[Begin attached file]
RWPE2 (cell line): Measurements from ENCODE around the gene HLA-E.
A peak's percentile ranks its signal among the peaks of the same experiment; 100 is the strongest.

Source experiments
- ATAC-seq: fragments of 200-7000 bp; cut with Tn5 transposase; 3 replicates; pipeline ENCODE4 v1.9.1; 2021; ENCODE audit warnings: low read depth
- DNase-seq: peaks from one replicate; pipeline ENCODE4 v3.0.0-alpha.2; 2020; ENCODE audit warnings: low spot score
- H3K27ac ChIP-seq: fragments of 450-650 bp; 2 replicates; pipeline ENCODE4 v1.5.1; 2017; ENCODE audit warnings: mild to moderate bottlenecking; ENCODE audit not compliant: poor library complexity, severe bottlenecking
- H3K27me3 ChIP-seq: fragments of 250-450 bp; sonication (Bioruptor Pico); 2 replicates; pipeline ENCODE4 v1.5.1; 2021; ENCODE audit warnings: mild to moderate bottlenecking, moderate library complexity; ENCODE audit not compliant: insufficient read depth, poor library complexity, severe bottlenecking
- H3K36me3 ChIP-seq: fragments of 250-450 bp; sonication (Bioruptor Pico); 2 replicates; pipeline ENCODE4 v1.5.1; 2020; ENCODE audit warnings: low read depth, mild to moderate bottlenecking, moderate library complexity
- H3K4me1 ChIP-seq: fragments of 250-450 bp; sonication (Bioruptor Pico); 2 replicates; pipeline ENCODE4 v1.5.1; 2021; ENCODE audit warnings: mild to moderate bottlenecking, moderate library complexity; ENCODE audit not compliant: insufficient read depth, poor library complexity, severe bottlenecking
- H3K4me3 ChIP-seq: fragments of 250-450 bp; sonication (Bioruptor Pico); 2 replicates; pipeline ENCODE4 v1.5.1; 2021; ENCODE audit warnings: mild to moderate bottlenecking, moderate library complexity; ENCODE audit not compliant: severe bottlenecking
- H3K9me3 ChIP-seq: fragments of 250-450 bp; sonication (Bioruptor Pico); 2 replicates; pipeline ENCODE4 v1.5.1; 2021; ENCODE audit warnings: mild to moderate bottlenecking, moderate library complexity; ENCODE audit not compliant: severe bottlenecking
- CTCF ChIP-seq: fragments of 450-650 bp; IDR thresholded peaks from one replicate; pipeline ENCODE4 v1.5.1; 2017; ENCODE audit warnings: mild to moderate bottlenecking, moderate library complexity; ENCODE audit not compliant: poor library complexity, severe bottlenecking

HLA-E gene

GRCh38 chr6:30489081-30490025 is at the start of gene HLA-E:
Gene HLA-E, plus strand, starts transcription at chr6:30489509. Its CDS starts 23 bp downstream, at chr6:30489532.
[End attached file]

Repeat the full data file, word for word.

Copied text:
RWPE2 (cell line): Measurements from ENCODE around the gene HLA-E.
A peak's percentile ranks its signal among the peaks of the same experiment; 100 is the strongest.

Source experiments
- ATAC-seq: fragments of 200-7000 bp; cut with Tn5 transposase; 3 replicates; pipeline ENCODE4 v1.9.1; 2021; ENCODE audit warnings: low read depth
- DNase-seq: peaks from one replicate; pipeline ENCODE4 v3.0.0-alpha.2; 2020; ENCODE audit warnings: low spot score
- H3K27ac ChIP-seq: fragments of 450-650 bp; 2 replicates; pipeline ENCODE4 v1.5.1; 2017; ENCODE audit warnings: mild to moderate bottlenecking; ENCODE audit not compliant: poor library complexity, severe bottlenecking
- H3K27me3 ChIP-seq: fragments of 250-450 bp; sonication (Bioruptor Pico); 2 replicates; pipeline ENCODE4 v1.5.1; 2021; ENCODE audit warnings: mild to moderate bottlenecking, moderate library complexity; ENCODE audit not compliant: insufficient read depth, poor library complexity, severe bottlenecking
- H3K36me3 ChIP-seq: fragments of 250-450 bp; sonication (Bioruptor Pico); 2 replicates; pipeline ENCODE4 v1.5.1; 2020; ENCODE audit warnings: low read depth, mild to moderate bottlenecking, moderate library complexity
- H3K4me1 ChIP-seq: fragments of 250-450 bp; sonication (Bioruptor Pico); 2 replicates; pipeline ENCODE4 v1.5.1; 2021; ENCODE audit warnings: mild to moderate bottlenecking, moderate library complexity; ENCODE audit not compliant: insufficient read depth, poor library complexity, severe bottlenecking
- H3K4me3 ChIP-seq: fragments of 250-450 bp; sonication (Bioruptor Pico); 2 replicates; pipeline ENCODE4 v1.5.1; 2021; ENCODE audit warnings: mild to moderate bottlenecking, moderate library complexity; ENCODE audit not compliant: severe bottlenecking
- H3K9me3 ChIP-seq: fragments of 250-450 bp; sonication (Bioruptor Pico); 2 replicates; pipeline ENCODE4 v1.5.1; 2021; ENCODE audit warnings: mild to moderate bottlenecking, moderate library complexity; ENCODE audit not compliant: severe bottlenecking
- CTCF ChIP-seq: fragments of 450-650 bp; IDR thresholded peaks from one replicate; pipeline ENCODE4 v1.5.1; 2017; ENCODE audit warnings: mild to moderate bottlenecking, moderate library complexity; ENCODE audit not compliant: poor library complexity, severe bottlenecking

HLA-E gene

GRCh38 chr6:30489081-30490025 is at the start of gene HLA-E:
Gene HLA-E, plus strand, starts transcription at chr6:30489509. Its CDS starts 23 bp downstream, at chr6:30489532.